Today, Pennsylvania Governor Tom Wolf announced his fall legislative agenda, which included a call for the legislature to commercialize marijuana to fund “business grants and restorative justice.”
Dr. Kevin Sabet, a former Obama Administration advisor and president of Smart Approaches to Marijuana (SAM), the nation’s largest non-profit dedicated to opposing marijuana commercialization, released the following statement in response:
“Legalizing marijuana to cover COVID-19 costs is like legalizing speeding to pay for more hospitals. Today’s marijuana isn’t Woodstock weed—it is highly potent and toxic to the respiratory and cardiovascular systems. This is the opposite of what one should be encouraging during a global pandemic.”
“Marijuana commercialization has had many consequences in the states it has been implemented in— such as serious mental illness, increases in drugged driving crashes and deaths, and the expansion of the black market and drug cartels, to name a few. And to think that marijuana commercialization would somehow result in social justice is a canard. The pot industry disproportionately places pot shops in communities of color and low-income neighborhoods, areas that historically lack the resources to combat predatory marketing and increased substance abuse.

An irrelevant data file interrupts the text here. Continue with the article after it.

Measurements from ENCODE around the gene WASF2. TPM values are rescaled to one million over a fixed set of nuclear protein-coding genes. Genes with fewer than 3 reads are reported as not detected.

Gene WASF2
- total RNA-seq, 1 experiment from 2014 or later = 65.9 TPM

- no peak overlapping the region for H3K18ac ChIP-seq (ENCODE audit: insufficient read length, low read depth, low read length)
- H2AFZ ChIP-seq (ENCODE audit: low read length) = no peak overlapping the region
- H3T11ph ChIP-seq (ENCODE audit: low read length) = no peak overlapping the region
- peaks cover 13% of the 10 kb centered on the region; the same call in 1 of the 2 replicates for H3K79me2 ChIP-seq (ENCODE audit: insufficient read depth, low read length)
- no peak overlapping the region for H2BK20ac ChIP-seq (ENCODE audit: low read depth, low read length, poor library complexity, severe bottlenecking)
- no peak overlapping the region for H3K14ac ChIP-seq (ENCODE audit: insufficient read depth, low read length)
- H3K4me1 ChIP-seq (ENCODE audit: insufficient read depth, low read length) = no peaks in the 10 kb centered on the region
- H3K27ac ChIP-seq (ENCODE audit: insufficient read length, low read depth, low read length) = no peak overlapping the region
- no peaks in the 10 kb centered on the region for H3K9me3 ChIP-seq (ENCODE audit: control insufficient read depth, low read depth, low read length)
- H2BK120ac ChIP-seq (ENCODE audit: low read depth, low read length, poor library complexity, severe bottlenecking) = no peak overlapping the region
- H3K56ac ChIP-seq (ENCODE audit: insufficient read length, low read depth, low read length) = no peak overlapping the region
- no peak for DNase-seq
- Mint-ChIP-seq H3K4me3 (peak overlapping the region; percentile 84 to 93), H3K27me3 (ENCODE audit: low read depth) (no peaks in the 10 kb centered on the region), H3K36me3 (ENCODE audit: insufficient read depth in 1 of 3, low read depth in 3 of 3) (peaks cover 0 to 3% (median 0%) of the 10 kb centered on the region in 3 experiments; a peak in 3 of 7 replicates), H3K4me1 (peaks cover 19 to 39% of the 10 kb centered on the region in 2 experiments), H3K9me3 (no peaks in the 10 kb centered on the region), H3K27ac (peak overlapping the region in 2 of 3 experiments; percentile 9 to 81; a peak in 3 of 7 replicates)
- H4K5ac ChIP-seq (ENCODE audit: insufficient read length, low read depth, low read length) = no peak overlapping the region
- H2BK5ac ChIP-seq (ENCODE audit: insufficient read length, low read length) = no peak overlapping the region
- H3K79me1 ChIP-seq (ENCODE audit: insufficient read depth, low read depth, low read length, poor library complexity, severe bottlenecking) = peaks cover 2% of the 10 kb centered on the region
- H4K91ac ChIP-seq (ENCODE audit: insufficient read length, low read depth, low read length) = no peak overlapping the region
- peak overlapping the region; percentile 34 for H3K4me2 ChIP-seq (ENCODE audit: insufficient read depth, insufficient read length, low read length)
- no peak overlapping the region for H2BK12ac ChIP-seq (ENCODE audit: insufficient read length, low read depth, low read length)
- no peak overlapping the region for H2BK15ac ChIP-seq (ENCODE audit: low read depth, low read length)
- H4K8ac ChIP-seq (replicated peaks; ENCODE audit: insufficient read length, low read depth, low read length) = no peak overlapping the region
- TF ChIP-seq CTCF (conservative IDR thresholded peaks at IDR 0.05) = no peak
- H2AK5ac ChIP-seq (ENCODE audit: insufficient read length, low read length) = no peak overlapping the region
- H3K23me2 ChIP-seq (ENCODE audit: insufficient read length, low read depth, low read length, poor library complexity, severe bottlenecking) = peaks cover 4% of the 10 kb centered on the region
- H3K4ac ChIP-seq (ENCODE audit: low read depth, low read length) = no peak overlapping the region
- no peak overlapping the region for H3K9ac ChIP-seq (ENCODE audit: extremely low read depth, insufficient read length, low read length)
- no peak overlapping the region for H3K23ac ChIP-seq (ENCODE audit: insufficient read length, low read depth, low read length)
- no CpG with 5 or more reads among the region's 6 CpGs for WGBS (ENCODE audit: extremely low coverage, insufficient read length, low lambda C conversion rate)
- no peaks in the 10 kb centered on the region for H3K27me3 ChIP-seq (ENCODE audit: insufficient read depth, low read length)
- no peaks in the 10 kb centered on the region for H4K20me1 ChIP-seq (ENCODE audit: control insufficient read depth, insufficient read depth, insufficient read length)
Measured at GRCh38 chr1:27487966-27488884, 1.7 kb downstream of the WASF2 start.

“Time and time again we have seen the grand promises of social equity from the marijuana industry go up in smoke while the wealthy, white corporate suits in the industry laugh their way to the bank. There is no reason why Pennsylvania’s experience would be any different than Chicago’s, where the City Council’s Black Caucus threatened to delay legal sales when it was clear not a single person of color would hold a license to sell marijuana in the city on day one.
“Furthermore, the actions of Big Pot during this crisis have shown why expanding this industry is reckless: they have forced state leadership to keep their shops open — despite warnings from health officials that marijuana use could exacerbate issues with COVID-19 — bragged about record profits while businesses have been forced to close, and then begged Congress and state lawmakers for taxpayer-funded bailouts.
“Through meetings and actions from our supporters, we are confident this reckless push will not advance in the Legislature.”